Thursday, 3 November 2011

Review: The Adventures of Tintin: The Secret of the Unicorn

Belgian comic legend Hergé – or Georges Prosper Remi – supposedly commented that if his Tintin comic books were ever to be made into a feature film, then Steven Spielberg would be the man he’d appoint the task. It was then with nervous glee that the fanboys reacted to the news that Tintin was indeed to be adapted to film, and that Hergé’s chosen director would be taking the reins on this one. It was received with even more ecstasy when word got out Peter Jackson would be taking on production duties as Executive Producer – who better to adapt the beloved childhood classics than the men behind Indiana Jones and Lord of the Rings. Hence, after a couple of years of casting, rumours, sneak peeks, and mo-cap images, it is surprising that the finished article is lacking the heart and soul of its comic book origins.
For starters, after seeing the finished article, I’m not so sure that motion-capture, or mo-cap, was the best medium for Tintin. After seeing a plethora of great live-action comic adaptations such as Watchmen, Batman, Hellboy and X-Men, and as well as great animated adaptations like Waltz with Bashir and Persepolis, it begs to ask if mo-cap was really necessary to capture Tintin, and that maybe in doing so they lost the spark that live humans can bring, or the soul that animation can bring. Although the dialogue is fun and at times very funny, you can’t really escape the fact that the characters have a dull, listless look to them – in particular the boy hero (Tintin) as well as the villain of the piece, Sakharine. The skin texture and facial emotions are creepy and offputting at times, detracting from the adventure and enjoyment of the spectrum of characters. Hergé was a genius when it came to characterisation and depiction of emotions, yet here it does not come across.
It is without a doubt that the scene-stealers are Captain Haddock, played with aplomb by Andy Serkis who manages to nail the crabby accent and drunken qualities of the character, and the Thomson Twins played by regular-collaborators Simon Pegg and Nick Frost (with the third in the trio – Edgar Wright – on script duties). The twins are particularly good, and they also get one of the two best scenes in the movie, when they visit the apartment of an obsessive-compulsive pick-pocket, whose crimes were actually to sate his kleptomania of wallets rather than a desire for their contents.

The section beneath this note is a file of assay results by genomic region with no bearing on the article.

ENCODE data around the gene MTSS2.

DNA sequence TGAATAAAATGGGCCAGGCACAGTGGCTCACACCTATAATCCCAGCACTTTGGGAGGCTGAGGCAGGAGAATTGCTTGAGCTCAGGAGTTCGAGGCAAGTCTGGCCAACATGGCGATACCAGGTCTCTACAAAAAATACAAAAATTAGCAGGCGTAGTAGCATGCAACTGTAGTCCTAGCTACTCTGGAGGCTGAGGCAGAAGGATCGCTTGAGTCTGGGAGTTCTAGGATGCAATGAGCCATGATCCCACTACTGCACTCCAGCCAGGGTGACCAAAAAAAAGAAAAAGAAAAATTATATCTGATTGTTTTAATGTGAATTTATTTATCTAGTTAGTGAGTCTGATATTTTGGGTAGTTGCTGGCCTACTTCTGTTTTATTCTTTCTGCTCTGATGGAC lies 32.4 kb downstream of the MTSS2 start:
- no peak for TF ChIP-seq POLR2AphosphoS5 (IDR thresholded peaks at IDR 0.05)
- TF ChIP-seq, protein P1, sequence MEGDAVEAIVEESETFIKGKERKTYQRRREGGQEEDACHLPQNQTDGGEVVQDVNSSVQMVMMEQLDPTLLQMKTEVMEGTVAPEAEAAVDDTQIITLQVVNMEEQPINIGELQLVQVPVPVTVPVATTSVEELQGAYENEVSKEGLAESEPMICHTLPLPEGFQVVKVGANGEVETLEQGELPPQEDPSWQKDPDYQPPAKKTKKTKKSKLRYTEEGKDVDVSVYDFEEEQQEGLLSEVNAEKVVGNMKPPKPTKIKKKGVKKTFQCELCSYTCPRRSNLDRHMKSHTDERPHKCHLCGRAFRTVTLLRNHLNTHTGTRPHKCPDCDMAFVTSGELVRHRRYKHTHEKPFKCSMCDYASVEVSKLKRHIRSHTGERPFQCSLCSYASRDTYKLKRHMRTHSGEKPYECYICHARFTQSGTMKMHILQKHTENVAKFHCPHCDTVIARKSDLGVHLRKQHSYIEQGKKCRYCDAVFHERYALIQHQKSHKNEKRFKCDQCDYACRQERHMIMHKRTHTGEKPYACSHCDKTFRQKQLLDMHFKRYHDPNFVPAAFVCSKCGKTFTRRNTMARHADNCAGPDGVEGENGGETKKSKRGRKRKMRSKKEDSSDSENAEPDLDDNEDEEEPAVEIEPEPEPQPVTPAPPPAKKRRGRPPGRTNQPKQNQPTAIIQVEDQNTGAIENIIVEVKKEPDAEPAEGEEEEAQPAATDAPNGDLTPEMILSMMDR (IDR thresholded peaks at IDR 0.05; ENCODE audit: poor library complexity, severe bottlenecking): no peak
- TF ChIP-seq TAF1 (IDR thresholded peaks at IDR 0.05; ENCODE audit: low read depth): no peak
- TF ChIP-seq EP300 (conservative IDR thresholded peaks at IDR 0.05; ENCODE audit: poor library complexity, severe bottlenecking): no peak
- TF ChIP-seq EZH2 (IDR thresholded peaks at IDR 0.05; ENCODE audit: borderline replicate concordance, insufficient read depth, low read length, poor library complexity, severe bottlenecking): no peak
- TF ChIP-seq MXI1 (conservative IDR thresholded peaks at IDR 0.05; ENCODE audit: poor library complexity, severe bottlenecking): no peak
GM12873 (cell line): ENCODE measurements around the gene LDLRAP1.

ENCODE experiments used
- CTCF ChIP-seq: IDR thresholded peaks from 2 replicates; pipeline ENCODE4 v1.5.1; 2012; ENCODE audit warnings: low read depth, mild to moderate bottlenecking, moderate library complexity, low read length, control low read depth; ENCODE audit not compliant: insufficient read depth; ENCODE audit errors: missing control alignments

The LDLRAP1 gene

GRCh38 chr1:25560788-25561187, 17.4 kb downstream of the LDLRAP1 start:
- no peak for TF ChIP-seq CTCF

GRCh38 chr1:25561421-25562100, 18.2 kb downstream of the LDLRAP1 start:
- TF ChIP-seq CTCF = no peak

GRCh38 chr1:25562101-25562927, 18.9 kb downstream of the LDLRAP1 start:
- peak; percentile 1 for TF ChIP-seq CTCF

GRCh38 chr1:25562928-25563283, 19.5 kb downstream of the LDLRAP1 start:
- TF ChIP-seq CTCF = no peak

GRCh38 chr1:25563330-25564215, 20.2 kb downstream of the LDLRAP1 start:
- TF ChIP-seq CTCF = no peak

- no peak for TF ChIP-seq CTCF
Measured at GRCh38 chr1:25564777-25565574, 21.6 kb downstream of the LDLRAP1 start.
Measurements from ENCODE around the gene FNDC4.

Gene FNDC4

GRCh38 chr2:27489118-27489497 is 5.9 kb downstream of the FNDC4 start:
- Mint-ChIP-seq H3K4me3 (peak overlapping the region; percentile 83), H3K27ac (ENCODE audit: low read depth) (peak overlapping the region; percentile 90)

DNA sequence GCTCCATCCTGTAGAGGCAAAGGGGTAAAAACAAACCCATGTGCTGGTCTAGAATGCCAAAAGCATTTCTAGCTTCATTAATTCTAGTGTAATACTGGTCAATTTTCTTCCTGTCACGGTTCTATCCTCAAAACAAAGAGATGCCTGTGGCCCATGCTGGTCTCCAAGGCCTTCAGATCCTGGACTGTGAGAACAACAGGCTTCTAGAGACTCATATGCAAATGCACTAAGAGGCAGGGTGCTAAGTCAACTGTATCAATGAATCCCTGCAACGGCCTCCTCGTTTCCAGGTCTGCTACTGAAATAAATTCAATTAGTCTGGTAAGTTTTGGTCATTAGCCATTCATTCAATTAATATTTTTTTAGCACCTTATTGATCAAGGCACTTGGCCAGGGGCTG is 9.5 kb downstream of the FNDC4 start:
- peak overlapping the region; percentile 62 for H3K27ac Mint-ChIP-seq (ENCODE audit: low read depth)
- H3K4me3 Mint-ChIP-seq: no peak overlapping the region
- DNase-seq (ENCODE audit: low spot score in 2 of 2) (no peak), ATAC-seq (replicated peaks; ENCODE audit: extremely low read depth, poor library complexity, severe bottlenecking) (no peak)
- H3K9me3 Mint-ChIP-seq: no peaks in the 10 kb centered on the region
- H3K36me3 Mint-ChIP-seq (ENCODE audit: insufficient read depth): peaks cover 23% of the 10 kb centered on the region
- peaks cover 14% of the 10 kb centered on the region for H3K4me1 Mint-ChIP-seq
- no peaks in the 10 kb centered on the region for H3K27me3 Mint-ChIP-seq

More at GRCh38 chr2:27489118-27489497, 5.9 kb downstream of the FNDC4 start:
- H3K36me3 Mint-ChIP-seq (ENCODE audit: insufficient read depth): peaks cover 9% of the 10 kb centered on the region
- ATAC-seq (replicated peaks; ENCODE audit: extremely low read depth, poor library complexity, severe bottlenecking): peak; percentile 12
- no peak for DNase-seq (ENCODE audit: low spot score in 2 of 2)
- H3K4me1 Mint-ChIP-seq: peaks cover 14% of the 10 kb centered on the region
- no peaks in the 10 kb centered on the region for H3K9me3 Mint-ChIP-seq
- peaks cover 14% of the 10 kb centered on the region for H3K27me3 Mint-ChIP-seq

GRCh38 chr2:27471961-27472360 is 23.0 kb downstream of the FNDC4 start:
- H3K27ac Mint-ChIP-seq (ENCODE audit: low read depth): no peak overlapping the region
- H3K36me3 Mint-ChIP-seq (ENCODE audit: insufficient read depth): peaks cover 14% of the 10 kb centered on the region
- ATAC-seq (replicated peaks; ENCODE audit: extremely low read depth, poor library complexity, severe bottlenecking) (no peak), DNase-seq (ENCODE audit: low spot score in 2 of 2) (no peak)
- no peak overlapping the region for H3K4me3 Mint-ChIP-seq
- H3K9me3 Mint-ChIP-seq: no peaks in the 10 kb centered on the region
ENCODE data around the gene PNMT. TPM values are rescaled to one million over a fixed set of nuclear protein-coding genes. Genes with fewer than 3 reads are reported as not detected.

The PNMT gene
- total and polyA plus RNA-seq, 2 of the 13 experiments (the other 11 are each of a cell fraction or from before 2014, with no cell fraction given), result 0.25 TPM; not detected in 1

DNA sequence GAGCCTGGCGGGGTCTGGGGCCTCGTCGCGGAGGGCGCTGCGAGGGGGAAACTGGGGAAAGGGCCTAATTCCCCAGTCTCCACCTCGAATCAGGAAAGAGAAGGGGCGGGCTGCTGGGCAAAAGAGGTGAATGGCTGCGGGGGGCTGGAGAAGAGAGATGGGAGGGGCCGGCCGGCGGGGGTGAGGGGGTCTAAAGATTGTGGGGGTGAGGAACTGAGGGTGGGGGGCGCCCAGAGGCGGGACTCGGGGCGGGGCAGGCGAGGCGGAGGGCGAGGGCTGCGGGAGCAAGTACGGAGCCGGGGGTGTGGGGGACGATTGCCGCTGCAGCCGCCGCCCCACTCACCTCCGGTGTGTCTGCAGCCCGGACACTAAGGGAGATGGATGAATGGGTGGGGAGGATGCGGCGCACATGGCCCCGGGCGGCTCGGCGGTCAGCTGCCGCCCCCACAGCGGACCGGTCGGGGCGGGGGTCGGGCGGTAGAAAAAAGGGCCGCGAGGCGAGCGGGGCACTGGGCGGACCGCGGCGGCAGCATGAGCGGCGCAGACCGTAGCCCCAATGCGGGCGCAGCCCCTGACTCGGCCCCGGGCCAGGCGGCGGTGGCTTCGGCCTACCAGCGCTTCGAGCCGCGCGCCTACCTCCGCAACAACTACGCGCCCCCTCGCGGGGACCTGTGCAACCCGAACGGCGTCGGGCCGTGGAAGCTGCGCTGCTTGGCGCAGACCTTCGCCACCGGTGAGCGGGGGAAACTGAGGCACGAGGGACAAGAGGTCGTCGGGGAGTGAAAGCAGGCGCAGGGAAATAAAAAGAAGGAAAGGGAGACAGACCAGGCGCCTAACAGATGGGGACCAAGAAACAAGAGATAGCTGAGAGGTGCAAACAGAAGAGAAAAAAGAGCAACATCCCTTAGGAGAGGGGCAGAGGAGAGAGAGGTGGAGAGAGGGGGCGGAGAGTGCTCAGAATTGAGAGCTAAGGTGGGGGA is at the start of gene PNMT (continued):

The other great scene is where Tintin meets Haddock for the first time on board the SS Karaboudjan, where the drunken captain has been kept intoxicated by his traitorous first mate in order for Sakharine to take over. The whole scene along with their escape is pure Tintin, so it’s just a shame that it only lasts 10 minutes of the film's 1 hour 50 minute running time.
Although I don’t sit with the critics and fanboys who are spewing, spitting and reeling at Spielberg’s film, I am hardly going to promote the film as a worthy adaptation of the comics (I feel the voice cast could’ve done an good live-action job). Nevertheless, as a stand-alone cinema outing Tintin is most likely to stimulate you for a couple of hours, and does have some great moments. The ending feels anti-climactic and rushed, and some of the action scenes are so busy it has the same effect of Michael Bay’s Transformers – a lot of action can be overkill. Tintin could have done with a less showy director - someone like Joe Dante, Edgar Wright or Matthew Vaughan would have been a good choice, and they would’ve captured the quintessence and spirit of Tintin instead of drowning it with dreams of a Hollywood Mega-Franchise.

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